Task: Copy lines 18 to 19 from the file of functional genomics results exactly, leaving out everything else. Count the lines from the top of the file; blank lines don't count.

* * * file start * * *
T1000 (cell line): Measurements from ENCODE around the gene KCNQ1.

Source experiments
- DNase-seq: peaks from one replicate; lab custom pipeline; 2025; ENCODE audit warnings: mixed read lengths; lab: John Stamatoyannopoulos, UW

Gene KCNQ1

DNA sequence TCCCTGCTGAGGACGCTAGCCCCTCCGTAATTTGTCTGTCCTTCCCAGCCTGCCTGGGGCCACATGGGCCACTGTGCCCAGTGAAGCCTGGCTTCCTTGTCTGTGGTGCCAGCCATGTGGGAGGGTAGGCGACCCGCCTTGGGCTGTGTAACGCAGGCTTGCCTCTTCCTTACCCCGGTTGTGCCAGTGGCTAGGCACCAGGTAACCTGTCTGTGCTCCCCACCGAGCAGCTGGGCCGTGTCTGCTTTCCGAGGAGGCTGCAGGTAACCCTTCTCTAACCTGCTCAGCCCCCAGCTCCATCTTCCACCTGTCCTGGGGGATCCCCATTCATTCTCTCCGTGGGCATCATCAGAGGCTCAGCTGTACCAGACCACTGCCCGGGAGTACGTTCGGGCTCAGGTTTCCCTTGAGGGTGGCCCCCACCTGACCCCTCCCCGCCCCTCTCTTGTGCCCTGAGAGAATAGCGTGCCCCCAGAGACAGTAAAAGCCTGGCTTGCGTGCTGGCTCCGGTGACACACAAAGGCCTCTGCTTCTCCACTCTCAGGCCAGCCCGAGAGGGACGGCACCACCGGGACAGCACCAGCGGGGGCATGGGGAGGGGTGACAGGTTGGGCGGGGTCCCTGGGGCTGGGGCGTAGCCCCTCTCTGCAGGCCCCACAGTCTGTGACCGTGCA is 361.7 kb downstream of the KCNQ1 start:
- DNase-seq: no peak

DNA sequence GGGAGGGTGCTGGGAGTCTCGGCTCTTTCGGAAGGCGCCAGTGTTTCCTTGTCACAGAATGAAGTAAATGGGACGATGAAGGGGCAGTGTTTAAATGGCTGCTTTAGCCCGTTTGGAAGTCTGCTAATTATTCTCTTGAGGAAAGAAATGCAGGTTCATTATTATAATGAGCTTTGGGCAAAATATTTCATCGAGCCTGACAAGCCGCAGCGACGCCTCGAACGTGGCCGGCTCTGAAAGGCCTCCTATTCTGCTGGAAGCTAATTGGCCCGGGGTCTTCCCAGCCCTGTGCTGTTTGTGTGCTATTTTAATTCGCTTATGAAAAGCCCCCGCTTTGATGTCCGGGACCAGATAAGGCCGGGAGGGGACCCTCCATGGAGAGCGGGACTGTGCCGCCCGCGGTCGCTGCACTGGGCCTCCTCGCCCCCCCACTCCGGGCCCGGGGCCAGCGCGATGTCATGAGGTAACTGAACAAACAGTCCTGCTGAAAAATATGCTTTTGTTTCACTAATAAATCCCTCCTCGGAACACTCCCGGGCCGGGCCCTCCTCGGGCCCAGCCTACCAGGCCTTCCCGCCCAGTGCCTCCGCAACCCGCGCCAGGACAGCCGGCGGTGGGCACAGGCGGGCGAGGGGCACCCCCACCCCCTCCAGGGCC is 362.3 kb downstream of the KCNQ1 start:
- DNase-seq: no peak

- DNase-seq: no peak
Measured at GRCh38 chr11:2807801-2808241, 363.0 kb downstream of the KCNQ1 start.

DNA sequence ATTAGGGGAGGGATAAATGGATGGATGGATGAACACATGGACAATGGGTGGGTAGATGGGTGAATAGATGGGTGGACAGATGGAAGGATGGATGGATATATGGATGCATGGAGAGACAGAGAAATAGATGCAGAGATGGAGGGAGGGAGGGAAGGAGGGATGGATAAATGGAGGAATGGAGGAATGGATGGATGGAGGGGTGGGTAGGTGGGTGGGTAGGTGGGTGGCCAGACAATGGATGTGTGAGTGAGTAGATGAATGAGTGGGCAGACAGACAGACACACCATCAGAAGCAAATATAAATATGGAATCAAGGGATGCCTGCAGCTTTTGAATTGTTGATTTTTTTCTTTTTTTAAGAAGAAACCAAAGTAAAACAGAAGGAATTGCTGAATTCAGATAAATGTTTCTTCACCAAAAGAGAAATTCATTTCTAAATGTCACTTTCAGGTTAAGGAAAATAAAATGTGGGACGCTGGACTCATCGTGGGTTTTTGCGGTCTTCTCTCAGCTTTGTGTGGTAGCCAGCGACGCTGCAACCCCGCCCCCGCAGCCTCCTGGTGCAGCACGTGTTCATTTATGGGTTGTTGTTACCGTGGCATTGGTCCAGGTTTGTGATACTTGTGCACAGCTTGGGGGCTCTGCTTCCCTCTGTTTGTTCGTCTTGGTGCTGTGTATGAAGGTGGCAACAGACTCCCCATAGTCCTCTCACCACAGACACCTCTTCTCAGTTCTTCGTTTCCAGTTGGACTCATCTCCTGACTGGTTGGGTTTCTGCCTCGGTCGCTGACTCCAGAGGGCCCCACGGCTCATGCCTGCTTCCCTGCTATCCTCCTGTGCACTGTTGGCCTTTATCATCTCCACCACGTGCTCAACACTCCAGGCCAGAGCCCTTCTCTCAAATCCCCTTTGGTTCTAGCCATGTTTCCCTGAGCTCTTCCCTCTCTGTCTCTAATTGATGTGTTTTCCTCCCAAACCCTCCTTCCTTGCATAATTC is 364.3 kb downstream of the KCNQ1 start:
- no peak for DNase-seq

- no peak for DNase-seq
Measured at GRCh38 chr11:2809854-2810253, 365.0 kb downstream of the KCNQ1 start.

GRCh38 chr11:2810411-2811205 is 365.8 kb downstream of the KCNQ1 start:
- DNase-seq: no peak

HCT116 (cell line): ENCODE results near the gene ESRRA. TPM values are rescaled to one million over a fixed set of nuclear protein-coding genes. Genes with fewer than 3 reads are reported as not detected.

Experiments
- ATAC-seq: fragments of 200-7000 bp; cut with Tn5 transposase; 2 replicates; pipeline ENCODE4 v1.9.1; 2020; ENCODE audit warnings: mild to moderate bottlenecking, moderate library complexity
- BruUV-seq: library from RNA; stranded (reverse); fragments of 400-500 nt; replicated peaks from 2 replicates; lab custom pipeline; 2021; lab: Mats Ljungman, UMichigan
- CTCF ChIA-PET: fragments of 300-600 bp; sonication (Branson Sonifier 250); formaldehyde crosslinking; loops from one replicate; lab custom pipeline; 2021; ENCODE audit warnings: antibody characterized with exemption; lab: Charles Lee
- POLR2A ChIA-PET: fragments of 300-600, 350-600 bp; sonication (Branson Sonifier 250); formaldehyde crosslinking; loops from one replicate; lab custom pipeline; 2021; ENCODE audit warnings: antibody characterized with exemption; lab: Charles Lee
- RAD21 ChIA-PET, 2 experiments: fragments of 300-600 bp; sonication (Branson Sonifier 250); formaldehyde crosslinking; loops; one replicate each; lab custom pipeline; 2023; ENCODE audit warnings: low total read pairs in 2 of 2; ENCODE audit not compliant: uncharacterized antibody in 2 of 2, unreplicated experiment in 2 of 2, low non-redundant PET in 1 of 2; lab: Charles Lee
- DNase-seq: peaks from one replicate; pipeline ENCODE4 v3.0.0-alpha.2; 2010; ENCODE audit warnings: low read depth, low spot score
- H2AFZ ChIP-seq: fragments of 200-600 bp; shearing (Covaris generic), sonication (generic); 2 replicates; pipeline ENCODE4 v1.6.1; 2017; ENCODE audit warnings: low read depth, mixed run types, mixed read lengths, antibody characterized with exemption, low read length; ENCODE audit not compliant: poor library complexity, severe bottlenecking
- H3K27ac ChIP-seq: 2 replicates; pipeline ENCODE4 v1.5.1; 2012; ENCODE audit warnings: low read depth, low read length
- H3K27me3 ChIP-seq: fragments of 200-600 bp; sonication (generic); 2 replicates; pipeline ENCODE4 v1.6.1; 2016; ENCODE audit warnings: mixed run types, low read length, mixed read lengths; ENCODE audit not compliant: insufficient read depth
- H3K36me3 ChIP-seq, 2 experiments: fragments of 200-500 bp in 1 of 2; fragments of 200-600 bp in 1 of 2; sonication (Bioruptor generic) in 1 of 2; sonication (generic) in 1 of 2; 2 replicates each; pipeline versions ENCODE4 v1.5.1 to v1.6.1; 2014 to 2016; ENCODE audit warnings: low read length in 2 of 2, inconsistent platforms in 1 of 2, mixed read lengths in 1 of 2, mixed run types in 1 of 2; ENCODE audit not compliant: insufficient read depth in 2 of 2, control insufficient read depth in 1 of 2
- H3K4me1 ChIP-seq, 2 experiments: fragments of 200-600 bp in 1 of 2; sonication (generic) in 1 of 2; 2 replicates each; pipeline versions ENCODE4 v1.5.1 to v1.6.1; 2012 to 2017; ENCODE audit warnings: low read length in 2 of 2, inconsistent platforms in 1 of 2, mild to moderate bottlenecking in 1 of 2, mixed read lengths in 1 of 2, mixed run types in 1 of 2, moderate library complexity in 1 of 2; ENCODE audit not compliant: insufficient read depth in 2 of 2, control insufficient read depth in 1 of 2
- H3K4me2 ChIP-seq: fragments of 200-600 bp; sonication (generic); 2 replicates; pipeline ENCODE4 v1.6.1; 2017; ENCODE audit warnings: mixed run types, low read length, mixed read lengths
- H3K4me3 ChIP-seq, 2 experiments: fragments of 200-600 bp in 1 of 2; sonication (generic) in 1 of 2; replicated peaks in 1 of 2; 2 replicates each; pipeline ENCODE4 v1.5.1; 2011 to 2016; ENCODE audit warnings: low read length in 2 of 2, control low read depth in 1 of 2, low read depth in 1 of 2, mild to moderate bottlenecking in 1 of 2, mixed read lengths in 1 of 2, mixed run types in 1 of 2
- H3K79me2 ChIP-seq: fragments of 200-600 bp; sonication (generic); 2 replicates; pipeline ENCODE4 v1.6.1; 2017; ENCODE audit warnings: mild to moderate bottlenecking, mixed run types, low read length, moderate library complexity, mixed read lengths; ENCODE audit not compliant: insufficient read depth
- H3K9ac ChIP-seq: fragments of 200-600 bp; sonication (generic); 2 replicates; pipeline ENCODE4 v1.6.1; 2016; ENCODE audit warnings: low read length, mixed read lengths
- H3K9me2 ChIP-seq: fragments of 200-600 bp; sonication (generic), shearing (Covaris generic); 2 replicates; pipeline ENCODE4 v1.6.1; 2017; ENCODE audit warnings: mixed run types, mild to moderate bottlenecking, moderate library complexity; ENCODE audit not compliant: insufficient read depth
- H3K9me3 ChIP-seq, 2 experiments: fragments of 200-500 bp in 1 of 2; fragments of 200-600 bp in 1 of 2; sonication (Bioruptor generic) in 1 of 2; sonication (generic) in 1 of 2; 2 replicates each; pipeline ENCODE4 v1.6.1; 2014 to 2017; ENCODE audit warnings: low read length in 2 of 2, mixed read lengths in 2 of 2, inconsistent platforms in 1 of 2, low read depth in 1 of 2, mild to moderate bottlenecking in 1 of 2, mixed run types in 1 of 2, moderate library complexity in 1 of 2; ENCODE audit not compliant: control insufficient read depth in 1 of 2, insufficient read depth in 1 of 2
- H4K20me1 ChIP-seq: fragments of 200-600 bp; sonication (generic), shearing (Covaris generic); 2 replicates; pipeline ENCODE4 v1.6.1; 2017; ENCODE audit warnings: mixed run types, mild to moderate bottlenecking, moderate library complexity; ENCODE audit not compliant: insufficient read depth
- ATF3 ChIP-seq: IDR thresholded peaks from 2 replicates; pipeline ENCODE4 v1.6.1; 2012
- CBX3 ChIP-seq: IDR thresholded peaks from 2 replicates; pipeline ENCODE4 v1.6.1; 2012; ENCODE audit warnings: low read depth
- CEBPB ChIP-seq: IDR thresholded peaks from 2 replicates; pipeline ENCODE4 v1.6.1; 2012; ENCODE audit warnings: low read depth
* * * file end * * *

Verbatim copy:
Experiments
- ATAC-seq: fragments of 200-7000 bp; cut with Tn5 transposase; 2 replicates; pipeline ENCODE4 v1.9.1; 2020; ENCODE audit warnings: mild to moderate bottlenecking, moderate library complexity